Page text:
– How your marketing team measures success for the content they produce
It’s highly recommended that you understand how each department contributes to the top and bottom line and communicate these metrics. Whatever is measured should be shared during peer cross-training.
Step 4: Select your single point of accountability (SPA)
Who will be each department’s representative during cross-training? There are two ways to determine this. Please note that I’m not partial to either way; the choice really depends on how your company prefers to move forward with Step 4.
– Your leadership team can identify an individual from each department who would be a great fit to represent their team and offer this individual the opportunity. This person should exemplify leadership qualities and a strong desire to grow within the company. Often this person is someone that management is grooming for a leadership role or future promotion.
– You may follow a democratic approach by presenting the opportunity to each department and allow individuals to volunteer their services. After you have selected the SPA, be prepared to explain your decision to the individuals who were not selected. To ensure that your decision doesn’t negatively impact anyone’s morale, invite these individuals to help the SPA build their presentation and offer feedback.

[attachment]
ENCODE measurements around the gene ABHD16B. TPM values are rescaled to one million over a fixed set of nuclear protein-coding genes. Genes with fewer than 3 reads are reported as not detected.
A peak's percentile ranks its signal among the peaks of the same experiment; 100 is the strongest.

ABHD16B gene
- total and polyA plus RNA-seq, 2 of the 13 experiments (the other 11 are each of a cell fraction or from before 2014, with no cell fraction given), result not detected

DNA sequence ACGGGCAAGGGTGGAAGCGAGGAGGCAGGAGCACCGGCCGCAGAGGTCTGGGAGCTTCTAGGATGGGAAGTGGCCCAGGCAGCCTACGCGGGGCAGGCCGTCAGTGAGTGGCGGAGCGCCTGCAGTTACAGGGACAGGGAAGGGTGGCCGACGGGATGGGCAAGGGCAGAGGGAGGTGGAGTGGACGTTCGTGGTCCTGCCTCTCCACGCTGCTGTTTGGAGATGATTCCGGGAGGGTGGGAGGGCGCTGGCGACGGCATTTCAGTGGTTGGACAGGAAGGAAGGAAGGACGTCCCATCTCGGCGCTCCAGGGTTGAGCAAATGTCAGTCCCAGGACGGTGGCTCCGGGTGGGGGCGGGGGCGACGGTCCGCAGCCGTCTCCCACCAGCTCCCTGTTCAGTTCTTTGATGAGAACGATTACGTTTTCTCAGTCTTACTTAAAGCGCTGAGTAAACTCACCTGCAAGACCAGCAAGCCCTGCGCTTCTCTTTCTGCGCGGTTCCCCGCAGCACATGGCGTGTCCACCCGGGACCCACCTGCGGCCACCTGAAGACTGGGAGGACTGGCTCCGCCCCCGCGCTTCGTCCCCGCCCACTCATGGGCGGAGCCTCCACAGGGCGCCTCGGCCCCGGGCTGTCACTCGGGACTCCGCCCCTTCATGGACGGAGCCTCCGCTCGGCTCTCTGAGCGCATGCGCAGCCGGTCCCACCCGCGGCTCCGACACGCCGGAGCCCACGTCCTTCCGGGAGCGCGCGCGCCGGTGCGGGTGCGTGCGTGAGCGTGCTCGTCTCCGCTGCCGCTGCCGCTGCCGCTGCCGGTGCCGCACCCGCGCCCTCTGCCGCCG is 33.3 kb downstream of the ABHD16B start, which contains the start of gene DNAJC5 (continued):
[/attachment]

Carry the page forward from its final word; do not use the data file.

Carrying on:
When determining your SPA, it’s advised that the chosen person has the experience and tenure to effectively represent their department and that they feel comfortable presenting to their peers.
Step 5: Build presentations
Your SPAs will need time to build their presentations. Don’t ask them to do this on their own time. Instead, reserve a day to allow the peer cross-training team to get together and work in coordination to build their presentations.
I’ve hosted peer cross-training sessions with companies on-site, at their office, and even off-site at a hotel conference room. Later this year I will be hosting a peer cross-training session with a company that has rented out an entire home through Airbnb, which will host the team for the duration of the session.
The following content should be included within each presentation:
Department overview: What does the department do? What does a day in the life look like? How does the department measure success (i.e. KPIs, etc.)?
Customer success: How does the customer define success? What does the department do to achieve this success?
Barriers to success: What barriers does the department face in delivering a world-class experience? How does the department avoid or overcome these barriers?
Department collaboration: What departments do they regularly interact with? What’s the dynamic of these relationships?
Q&A: Reserve time for the SPA to answer any questions the audience may have.
Ensure that your SPAs are very specific. For example, you want them to communicate specific service-level agreements and key performance indicators in their presentation.
Step 6: Host presentations
Now that all the preparatory work has been completed, it’s time to have your SPAs host their presentations! There isn’t a one-size-fits-all for scheduling presentations because each company has a different bandwidth.